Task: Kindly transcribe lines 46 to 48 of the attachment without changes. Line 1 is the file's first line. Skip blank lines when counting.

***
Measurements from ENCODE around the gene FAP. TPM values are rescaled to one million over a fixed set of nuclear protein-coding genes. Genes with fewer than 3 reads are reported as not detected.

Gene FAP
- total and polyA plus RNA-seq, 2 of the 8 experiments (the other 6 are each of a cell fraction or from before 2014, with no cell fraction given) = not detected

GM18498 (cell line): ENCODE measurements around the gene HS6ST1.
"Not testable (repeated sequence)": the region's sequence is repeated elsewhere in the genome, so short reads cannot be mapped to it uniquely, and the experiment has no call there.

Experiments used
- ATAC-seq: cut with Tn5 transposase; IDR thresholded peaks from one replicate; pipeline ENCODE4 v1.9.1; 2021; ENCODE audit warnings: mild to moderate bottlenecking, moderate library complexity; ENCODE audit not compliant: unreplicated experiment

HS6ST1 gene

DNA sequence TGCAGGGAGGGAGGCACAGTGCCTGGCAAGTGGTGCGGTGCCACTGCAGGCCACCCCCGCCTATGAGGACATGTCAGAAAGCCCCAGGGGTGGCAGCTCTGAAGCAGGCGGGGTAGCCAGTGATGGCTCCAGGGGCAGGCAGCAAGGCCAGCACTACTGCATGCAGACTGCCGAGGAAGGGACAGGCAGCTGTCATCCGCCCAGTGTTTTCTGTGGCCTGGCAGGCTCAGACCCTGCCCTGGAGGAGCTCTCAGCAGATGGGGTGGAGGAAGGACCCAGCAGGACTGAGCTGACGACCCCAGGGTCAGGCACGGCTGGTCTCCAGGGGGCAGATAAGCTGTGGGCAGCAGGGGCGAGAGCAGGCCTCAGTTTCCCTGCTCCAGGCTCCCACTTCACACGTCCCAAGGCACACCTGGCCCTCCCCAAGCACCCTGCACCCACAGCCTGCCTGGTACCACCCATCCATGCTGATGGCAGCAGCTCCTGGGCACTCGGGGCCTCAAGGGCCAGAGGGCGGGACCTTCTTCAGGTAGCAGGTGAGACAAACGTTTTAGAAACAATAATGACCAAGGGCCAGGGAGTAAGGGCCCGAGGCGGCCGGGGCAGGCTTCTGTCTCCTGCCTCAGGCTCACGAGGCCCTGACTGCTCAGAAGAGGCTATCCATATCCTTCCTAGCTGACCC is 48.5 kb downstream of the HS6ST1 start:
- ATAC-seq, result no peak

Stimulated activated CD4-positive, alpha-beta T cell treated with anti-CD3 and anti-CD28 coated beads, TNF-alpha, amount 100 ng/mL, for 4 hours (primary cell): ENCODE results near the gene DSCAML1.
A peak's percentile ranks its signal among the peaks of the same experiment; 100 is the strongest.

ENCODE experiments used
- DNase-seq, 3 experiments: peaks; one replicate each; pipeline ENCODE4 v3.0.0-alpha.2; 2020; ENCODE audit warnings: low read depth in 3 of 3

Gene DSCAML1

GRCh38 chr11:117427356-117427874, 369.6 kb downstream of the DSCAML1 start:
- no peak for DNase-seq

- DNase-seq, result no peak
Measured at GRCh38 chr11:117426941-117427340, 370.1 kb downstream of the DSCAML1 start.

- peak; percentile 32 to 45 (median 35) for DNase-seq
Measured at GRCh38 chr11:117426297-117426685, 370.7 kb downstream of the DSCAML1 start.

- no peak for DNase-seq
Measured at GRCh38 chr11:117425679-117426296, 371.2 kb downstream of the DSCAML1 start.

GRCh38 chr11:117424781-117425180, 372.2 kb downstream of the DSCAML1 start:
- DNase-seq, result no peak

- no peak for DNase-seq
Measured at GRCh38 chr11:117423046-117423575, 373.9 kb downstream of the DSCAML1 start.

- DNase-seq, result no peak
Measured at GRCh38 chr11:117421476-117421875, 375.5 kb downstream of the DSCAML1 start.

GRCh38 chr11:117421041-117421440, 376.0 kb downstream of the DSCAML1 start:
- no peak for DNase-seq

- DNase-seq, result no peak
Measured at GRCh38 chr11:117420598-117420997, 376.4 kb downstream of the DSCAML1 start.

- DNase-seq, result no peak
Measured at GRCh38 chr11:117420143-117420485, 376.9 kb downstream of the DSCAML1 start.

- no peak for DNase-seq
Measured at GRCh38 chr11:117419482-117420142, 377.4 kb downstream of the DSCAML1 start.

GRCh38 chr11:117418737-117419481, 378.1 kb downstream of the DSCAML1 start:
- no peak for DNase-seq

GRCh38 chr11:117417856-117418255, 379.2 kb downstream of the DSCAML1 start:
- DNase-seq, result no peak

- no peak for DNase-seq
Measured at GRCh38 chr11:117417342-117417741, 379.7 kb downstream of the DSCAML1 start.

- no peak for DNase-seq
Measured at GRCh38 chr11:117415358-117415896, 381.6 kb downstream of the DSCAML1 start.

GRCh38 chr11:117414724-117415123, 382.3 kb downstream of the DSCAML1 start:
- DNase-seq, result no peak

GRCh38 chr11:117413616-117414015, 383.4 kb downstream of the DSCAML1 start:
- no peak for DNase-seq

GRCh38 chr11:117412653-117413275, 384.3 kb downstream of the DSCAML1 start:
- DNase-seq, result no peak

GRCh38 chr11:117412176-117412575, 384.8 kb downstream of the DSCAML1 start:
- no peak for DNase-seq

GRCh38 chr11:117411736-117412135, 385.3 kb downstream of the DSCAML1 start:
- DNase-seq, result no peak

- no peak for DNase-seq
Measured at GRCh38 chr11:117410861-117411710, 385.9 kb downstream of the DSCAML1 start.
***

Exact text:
GRCh38 chr11:117414724-117415123, 382.3 kb downstream of the DSCAML1 start:
- DNase-seq, result no peak

GRCh38 chr11:117413616-117414015, 383.4 kb downstream of the DSCAML1 start: